Without pictures, it would be difficult to tell you exactly what needs to be performed. Microtia Atresia has different "Type's" depending on the amount of skin and cartilage that is present or absent. Therefore, depending on how much of an ear is present will determine what procedure(s) are necessary. It could vary from re-arranging skin and cartilage to grafting from rib cartilage to possibly using an synthetic implant. Please have your nephew see a Board Certified Facial Plastic or Plastic Surgeon for a consultation.
I Have a Question. My Nephew Has Microtia Atresia. What Would Be the Best Procedure?
Doctor Answers 4
Reconstruction of the Microtia Ear Deformity
Microtia is the most complex form of ear reconstruction and involves multiple stages to build an ear. Generally, the procedure is not done until the child is at least age 6. The first stage is the most challenging and important and is best done with rib cartilage grafts to create the basic framework. Subsequent stages provide definition such as teh creation of the sulcus behind the ear and a frntal tragus.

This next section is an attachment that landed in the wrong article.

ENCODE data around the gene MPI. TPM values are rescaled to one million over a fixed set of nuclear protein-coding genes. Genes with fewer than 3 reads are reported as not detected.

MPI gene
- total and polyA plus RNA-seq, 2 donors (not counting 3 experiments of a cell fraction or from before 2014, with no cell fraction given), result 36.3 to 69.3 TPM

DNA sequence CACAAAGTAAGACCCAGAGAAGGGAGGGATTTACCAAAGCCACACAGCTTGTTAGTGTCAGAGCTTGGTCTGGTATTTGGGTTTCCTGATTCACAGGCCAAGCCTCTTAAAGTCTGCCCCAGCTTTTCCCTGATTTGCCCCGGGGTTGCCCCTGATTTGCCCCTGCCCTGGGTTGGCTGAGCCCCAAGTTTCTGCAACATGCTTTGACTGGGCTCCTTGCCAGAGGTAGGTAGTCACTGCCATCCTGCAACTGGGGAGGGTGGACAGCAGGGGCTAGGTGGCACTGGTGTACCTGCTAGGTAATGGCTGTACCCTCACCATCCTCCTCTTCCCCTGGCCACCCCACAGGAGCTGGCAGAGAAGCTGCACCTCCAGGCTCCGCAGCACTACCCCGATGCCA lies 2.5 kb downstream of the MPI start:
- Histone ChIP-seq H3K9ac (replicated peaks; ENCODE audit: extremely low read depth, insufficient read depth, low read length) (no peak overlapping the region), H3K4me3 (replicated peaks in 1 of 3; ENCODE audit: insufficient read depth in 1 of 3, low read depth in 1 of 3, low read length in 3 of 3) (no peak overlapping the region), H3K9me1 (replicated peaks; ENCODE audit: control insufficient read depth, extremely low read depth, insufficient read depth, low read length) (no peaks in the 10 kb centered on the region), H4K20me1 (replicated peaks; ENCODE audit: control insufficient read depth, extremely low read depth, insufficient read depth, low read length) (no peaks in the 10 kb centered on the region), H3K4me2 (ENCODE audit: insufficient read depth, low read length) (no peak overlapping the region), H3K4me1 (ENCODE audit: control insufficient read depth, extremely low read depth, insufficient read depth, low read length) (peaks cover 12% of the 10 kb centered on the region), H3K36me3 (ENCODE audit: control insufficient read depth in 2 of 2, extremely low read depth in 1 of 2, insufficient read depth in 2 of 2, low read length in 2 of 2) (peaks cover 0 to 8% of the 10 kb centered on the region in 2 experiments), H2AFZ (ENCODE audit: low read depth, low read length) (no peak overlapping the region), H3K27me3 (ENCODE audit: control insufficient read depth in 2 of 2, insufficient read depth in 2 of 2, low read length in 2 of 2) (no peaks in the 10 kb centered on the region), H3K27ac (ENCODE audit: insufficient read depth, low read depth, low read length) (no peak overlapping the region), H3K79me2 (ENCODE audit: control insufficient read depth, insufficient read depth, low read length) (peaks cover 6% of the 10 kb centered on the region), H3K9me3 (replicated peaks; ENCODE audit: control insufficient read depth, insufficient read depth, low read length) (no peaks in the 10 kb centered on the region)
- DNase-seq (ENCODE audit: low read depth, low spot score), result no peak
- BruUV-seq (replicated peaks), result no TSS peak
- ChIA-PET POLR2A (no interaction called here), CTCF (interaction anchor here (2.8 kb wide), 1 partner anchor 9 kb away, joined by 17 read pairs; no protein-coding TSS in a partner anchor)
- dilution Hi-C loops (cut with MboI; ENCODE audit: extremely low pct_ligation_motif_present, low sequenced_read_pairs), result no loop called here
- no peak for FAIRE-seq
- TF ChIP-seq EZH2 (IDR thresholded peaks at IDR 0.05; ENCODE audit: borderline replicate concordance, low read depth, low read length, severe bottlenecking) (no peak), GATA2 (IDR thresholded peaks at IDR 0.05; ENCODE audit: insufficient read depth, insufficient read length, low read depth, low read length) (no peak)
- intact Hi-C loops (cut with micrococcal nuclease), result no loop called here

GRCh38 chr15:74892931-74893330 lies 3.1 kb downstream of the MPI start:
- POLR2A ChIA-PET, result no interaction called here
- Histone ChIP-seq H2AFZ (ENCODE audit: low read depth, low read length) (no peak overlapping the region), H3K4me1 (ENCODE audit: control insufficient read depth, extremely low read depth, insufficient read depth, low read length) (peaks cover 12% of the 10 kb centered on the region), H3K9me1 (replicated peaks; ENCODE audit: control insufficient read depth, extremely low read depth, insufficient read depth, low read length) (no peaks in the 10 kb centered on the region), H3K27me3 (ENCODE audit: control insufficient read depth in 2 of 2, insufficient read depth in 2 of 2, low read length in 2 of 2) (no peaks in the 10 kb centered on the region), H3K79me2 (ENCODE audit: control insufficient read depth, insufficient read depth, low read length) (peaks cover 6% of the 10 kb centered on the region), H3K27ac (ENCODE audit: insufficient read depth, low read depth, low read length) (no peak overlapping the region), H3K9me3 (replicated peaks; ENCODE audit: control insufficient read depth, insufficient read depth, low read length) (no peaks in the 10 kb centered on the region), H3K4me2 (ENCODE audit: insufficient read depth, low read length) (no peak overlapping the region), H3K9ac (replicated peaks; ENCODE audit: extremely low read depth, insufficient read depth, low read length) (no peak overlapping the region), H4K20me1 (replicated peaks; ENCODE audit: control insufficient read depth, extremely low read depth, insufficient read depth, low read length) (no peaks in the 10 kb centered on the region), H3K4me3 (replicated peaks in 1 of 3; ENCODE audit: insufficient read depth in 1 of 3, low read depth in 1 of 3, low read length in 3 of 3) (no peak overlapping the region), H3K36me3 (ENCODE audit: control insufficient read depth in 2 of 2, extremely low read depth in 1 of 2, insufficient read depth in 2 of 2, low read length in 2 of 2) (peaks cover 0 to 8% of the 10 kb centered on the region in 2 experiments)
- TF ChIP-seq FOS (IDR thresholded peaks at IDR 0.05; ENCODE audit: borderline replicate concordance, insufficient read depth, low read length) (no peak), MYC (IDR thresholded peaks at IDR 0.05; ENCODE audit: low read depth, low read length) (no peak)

What options are available for treatment of microtia with ear canal atresia?
There are too many options for a detailed discussion here. However, microtia repair involves creating a natural looking ear from an ear with inadequate shape or an ear that is lacking all natural landmarks. The options include using a synthetic implant such as Medpor, carving a rib graft into the shape of an ear or attaching a prosthesis (false ear). Each has its own set of pros and cons. With regard to the canal atresia, some patients choose to have an ear canal created while others opt for a bone anchored hearing aid BAHA to improve hearing without creating an ear canal. It's very important that if a patient chooses to undergo atresia repair and microtia repair that the surgeons coordinate the procedures and communicate well. For optimal results, the two procedures truly need to be planned together though they will be performed separately. I hope this information is helpful.
Stephen Weber MD, FACS